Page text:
We are quite familiar with the wise sayings that “if it’s not broke don’t fix it.” However, in our national life, we are always seeking to fix what is not broken and refusing to fix those things that are clearly broken. Last time, it was the Nigerian Liquefied Natural Gas (NLNG) establishment act that our legislators were seeking to fix to compel the company to remit 3 percent of its annual budget as funding to the Niger Delta Development Commission (NDDC) even when the company’s establishment act exempts it from paying the levy. They didn’t mind that the action could destroy perhaps, one of the most successful enterprises the Nigerian government has, prevent further investments in the gas sector and blacklist Nigeria as a credible investment destination. Now, it is the hugely successful contributory pension scheme that the legislators are after, threatening to unravel the over N6.5 trillion pension funds, fragment the PFAs, rob the economy of investible long term funds, impoverish retirees at old age, return the pension industry to its despicable past where government is unnecessarily saddled with huge pension liability with the attendant widespread corruption and embezzlement that usually characterise the old system.
Two bills currently before the National Assembly, one sponsored by Oluwoke Oke, which passed a second reading, seeks to amend the Pension Reform Act 2014, to exclude members of The Nigeria Police, The Nigerian Security and Civil Defence Corps, Nigeria Customs Service, Nigeria Prison Service, Nigeria Immigration Service and The Economic and Financial Crimes Commission from the Contributory Pension Scheme.
The other before the Senate sponsored by Aliyu Wamakko, representing Sokoto North, also seeks to amend the 2004 Pension Reform Act to allow retirees to withdraw a definite rate of 75 percent of the value of their RSA upon retirement, leaving only 25 percent to be spread over their expected years of retirement as periodic pension payments.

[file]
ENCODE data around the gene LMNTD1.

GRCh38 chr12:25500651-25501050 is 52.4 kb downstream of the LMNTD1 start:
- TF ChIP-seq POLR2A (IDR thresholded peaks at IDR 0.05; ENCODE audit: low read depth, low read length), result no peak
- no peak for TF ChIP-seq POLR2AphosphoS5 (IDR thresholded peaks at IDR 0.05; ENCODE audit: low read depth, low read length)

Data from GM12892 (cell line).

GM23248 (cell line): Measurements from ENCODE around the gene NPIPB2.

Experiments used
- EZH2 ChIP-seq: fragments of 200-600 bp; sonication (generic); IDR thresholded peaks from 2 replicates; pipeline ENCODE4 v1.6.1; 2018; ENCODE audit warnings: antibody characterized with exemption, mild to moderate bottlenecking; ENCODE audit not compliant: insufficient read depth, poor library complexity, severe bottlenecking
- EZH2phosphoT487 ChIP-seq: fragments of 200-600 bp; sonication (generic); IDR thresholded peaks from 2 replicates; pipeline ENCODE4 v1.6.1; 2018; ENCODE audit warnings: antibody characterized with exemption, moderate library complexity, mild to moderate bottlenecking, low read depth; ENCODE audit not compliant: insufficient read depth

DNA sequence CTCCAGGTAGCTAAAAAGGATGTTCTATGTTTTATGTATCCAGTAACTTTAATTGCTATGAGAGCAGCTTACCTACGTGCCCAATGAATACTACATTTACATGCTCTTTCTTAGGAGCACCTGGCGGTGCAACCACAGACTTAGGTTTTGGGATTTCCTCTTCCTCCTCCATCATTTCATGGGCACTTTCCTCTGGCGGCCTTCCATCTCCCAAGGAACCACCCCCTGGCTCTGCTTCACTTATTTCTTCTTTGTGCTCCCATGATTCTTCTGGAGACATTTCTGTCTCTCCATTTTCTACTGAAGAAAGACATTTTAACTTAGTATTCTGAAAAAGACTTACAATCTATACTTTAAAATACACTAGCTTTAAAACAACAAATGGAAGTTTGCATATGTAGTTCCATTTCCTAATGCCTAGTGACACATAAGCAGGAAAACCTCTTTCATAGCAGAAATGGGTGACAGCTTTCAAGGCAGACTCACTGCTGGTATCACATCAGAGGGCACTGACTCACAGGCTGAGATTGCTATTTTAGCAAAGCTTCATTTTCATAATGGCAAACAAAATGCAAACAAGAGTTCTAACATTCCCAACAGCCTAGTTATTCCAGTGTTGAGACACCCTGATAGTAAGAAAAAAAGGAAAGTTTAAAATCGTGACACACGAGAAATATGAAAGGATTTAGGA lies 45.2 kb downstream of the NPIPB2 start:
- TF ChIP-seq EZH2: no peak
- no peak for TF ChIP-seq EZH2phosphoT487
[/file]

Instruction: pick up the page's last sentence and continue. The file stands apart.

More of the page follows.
This move, at a time the federal government is clearly overburdened with and struggling to meet up with payment of pensions and gratuities, shows little appreciation of the current political economy of country and will be hugely detrimental not only to the government but to the personnel of the institutions being proposed to be exempted. Besides dismantling the institutions, systems and processes that government put in place in the last few years towards the implementation of the pension, including the culture of national savings as well as the efforts to eradicate the structures that encouraged corruption during the pre-pension reform era, the move will erode the pool of long term investible funds accumulated over the years, lead to a loss of confidence in the pension reform and other reform initiatives of the government and ultimately lead to a life of dependency and insecurity for the retirees, who, inexperienced in handling and investing bulk sums, will easily fall prey to unscrupulous business opportunities and fraudsters. What is more, the retirees will be forced to return to active life rather than retirement, thereby reducing their life expectancy.
We urge the National Assembly, in the interest of long-suffering workers to perish the idea of fixing a bill that is working seamlessly. In the alternative, civil society groups, workers and other pressure groups such as the press must stand up to the National Assembly to ensure they do not temper with the bill as it currently is.